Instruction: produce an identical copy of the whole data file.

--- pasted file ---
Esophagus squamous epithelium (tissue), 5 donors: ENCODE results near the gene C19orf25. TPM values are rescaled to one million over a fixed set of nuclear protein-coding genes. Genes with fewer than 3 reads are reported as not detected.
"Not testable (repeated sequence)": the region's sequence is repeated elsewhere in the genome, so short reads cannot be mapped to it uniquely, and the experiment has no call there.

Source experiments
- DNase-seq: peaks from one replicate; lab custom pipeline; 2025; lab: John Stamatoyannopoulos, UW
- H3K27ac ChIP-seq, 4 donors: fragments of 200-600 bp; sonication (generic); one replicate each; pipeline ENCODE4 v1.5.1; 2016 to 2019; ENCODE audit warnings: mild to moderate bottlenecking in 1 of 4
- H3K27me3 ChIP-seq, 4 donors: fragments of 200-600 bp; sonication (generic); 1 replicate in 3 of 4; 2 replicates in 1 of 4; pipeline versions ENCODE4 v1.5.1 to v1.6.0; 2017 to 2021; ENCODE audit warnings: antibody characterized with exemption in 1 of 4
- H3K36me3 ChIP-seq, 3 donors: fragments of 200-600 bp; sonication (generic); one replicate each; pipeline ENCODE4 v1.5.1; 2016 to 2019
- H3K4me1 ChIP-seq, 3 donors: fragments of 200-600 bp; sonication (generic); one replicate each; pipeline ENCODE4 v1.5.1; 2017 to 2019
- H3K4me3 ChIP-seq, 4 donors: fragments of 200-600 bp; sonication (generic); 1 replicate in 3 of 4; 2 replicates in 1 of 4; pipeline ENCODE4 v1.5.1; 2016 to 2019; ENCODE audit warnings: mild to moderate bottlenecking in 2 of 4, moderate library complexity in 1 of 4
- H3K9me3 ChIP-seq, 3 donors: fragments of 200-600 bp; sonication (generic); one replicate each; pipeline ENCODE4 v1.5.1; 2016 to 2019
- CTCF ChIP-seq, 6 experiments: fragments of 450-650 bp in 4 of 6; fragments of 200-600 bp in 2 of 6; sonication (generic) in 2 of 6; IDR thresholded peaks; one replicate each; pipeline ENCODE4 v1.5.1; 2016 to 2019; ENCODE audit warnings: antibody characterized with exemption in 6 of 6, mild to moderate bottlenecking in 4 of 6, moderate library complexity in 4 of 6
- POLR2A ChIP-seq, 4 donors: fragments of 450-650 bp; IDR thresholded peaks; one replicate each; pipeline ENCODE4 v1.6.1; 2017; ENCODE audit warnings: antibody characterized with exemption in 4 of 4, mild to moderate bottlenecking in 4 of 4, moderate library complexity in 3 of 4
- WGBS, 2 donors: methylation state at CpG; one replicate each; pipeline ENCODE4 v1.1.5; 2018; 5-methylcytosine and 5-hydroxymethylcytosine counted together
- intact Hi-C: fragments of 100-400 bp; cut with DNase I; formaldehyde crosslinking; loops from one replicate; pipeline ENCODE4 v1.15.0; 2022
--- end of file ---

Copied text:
Esophagus squamous epithelium (tissue), 5 donors: ENCODE results near the gene C19orf25. TPM values are rescaled to one million over a fixed set of nuclear protein-coding genes. Genes with fewer than 3 reads are reported as not detected.
"Not testable (repeated sequence)": the region's sequence is repeated elsewhere in the genome, so short reads cannot be mapped to it uniquely, and the experiment has no call there.

Source experiments
- DNase-seq: peaks from one replicate; lab custom pipeline; 2025; lab: John Stamatoyannopoulos, UW
- H3K27ac ChIP-seq, 4 donors: fragments of 200-600 bp; sonication (generic); one replicate each; pipeline ENCODE4 v1.5.1; 2016 to 2019; ENCODE audit warnings: mild to moderate bottlenecking in 1 of 4
- H3K27me3 ChIP-seq, 4 donors: fragments of 200-600 bp; sonication (generic); 1 replicate in 3 of 4; 2 replicates in 1 of 4; pipeline versions ENCODE4 v1.5.1 to v1.6.0; 2017 to 2021; ENCODE audit warnings: antibody characterized with exemption in 1 of 4
- H3K36me3 ChIP-seq, 3 donors: fragments of 200-600 bp; sonication (generic); one replicate each; pipeline ENCODE4 v1.5.1; 2016 to 2019
- H3K4me1 ChIP-seq, 3 donors: fragments of 200-600 bp; sonication (generic); one replicate each; pipeline ENCODE4 v1.5.1; 2017 to 2019
- H3K4me3 ChIP-seq, 4 donors: fragments of 200-600 bp; sonication (generic); 1 replicate in 3 of 4; 2 replicates in 1 of 4; pipeline ENCODE4 v1.5.1; 2016 to 2019; ENCODE audit warnings: mild to moderate bottlenecking in 2 of 4, moderate library complexity in 1 of 4
- H3K9me3 ChIP-seq, 3 donors: fragments of 200-600 bp; sonication (generic); one replicate each; pipeline ENCODE4 v1.5.1; 2016 to 2019
- CTCF ChIP-seq, 6 experiments: fragments of 450-650 bp in 4 of 6; fragments of 200-600 bp in 2 of 6; sonication (generic) in 2 of 6; IDR thresholded peaks; one replicate each; pipeline ENCODE4 v1.5.1; 2016 to 2019; ENCODE audit warnings: antibody characterized with exemption in 6 of 6, mild to moderate bottlenecking in 4 of 6, moderate library complexity in 4 of 6
- POLR2A ChIP-seq, 4 donors: fragments of 450-650 bp; IDR thresholded peaks; one replicate each; pipeline ENCODE4 v1.6.1; 2017; ENCODE audit warnings: antibody characterized with exemption in 4 of 4, mild to moderate bottlenecking in 4 of 4, moderate library complexity in 3 of 4
- WGBS, 2 donors: methylation state at CpG; one replicate each; pipeline ENCODE4 v1.1.5; 2018; 5-methylcytosine and 5-hydroxymethylcytosine counted together
- intact Hi-C: fragments of 100-400 bp; cut with DNase I; formaldehyde crosslinking; loops from one replicate; pipeline ENCODE4 v1.15.0; 2022